The prevalence of unpaid overtime has serious hidden costs for our profession. Clinton Cole calls for a more transparent remuneration system that includes rigorously enforced paid overtime (as required by the Architects Award).


I recently received an invitation to participate in a survey gauging current industry salary rates. For business owners and employers, information on market salaries can be difficult to come by, so an industry survey could be very useful. However, I have concerns about making assessments of remuneration based on salary only. Salary is often seen as the ‘be all and end all’ when comparing remuneration, but this fails to fully account for how salary packages compare once overtime and benefits are included.

I also recently interviewed an experienced registered architect who advised his current salary was $130,000 per annum. He then clarified that his average working week involved 60 hours of work and that he was not paid overtime or given time-in-lieu. Under Part 13 of the Architects Award, overtime should be paid at 1.5 times the employee’s base rate or taken as time-in-lieu (although the recent Award review indicates there is some confusion on whether this is taken at a 1-to-1 or 1-to-1.5 ratio). For the interviewee, once overtime pay was factored in, his base salary fell to $69,577.47 + overtime – a stark difference! Yet which of these numbers would be reported in a salary survey? I suspect the higher figure.

Our profession is characterised by rampant non-payment of overtime and the hugely entrenched cultural tendency to perform long hours. This has two major costs for the profession – it places firms that pay for overtime a competitive disadvantage, and it works against diversity in the workplace.

Competitive disadvantage

I believe that firms paying overtime (as required by the Architects Award) are at a competitive disadvantage in bidding for work at realistic fee levels. Architectural firms are not only competing on fees with other practices, but are also, in fact, competing on the basis of how much unpaid overtime they can elicit from their staff. That is, unpaid staff overtime is subsidising many practices and therefore many projects. Adding further insult, many staff members may be charged out on an hourly basis in excess of 38 hours a week, yet they are paid only on the basis of a 38-hour week. This muddies salary reporting in the architectural industry and undermines the financial viability of the industry more broadly.

Workplace diversity

Unpaid overtime has a second, hidden cost – workplace diversity. A work culture where unpaid overtime is normalised is one that is very likely to unconsciously penalise those with ‘visible caring responsibilities’ or, less euphemistically, mothers with young children. Although it can sometimes feel otherwise, the work to be done on any given project is finite. Project hours have to come from somewhere and, at present, too many of them are coming from unpaid overtime. Converting unpaid overtime into paid overtime could indirectly create meaningful part-time employment opportunities, as the viability of part-time work compared to appropriately remunerated overtime may change in some cases. At present, the ability to wring more unpaid hours from a single staff member is generally financially preferable to employing someone part-time.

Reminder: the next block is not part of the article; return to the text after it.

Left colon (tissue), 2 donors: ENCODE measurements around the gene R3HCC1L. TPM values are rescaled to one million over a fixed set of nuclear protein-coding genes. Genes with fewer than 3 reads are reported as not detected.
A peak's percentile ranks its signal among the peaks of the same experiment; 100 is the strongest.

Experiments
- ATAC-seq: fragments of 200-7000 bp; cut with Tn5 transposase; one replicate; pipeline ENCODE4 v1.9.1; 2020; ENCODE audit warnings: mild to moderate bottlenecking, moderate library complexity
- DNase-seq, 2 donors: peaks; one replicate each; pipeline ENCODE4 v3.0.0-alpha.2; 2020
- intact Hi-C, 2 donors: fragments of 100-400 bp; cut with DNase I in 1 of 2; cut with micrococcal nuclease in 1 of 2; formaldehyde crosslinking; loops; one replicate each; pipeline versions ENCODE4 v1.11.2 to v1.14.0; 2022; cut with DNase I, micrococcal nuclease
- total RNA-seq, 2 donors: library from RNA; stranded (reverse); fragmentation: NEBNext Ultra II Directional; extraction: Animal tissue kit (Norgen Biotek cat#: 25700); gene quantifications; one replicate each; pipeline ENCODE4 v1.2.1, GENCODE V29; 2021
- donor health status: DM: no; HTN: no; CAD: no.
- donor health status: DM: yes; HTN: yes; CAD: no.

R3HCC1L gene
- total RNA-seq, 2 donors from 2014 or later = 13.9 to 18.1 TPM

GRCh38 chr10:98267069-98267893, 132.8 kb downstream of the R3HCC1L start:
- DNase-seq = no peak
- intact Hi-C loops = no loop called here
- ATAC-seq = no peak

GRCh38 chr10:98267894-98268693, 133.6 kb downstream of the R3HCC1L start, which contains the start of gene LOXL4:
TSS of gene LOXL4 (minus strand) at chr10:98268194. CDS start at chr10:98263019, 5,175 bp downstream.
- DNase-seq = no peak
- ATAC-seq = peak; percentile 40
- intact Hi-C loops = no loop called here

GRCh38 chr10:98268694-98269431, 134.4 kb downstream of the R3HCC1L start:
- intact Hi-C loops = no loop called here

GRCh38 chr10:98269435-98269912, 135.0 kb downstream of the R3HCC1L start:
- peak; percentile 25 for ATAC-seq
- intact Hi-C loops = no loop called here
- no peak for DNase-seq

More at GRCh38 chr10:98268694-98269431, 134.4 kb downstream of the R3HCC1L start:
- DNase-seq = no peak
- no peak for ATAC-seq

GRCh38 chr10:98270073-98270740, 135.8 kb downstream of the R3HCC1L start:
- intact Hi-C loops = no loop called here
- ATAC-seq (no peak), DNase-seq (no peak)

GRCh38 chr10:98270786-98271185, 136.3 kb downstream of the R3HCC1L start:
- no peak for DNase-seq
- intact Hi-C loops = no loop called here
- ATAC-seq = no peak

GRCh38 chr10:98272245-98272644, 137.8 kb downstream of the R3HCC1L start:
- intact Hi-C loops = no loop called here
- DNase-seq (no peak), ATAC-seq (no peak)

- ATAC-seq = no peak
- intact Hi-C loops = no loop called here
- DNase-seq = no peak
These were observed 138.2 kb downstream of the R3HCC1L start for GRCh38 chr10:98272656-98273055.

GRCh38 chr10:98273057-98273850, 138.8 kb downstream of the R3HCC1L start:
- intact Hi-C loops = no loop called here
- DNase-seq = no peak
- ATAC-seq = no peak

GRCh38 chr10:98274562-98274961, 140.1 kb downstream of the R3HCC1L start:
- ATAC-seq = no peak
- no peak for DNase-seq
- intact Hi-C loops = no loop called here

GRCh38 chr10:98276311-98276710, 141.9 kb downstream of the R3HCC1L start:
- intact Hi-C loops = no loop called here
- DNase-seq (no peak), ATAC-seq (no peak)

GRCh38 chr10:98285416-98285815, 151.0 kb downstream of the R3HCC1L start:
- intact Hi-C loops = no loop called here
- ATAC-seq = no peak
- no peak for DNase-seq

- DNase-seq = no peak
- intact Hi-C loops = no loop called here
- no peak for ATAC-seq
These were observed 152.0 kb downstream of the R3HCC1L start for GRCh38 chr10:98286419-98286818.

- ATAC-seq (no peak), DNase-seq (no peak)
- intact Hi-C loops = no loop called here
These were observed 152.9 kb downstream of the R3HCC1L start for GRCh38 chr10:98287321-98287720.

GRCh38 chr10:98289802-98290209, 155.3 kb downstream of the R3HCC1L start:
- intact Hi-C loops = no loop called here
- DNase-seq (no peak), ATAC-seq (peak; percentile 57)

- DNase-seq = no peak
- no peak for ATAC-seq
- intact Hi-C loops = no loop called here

Interestingly, from the work of Parlour and the analysis of the Australian census data by researcher Gill Matthewson, we know that men in architecture are overrepresented at higher pay brackets at all levels and also overrepresented in long work hours. While I can’t refine the data to a direct hours-to-income relationship (and indeed the ABS has advised that such data would be unreliable), it seems plausible that there is a correlation between long hours and higher pay. It’s also likely that a proportion of the men working long hours and earning higher income are sole practitioners and directors, since we know men are disproportionately represented in that cohort also. Moving to a rigorously enforced ‘salary plus paid overtime model’ would make identifying and rectifying any remuneration gap between genders easier. The additional transparency such a model provides may partially address the gender gap that is otherwise inexplicable. Of course, such a move would not address the wider cultural issues around who is able to work longer hours and who takes on unpaid responsibilities outside the workplace, but it would at the very least mean that women who elect to work long hours would be paid on the same basis as their male peers.

Clinton Cole is the founder and director of CplusC Architectural Workshop, an architectural practice based in Sydney. A registered Architect, licensed Builder and accredited Construction Supervisor, Clinton has more than twenty years of experience in the architecture and building industry. Having worked on-site in the early part of his career, Clinton firmly believes that an hour’s work should earn an hour’s pay and that a diverse society should be designed and built by a diverse workforce. CplusC reflects these beliefs in its business operations.

This article was written with assistance from Neph Wake.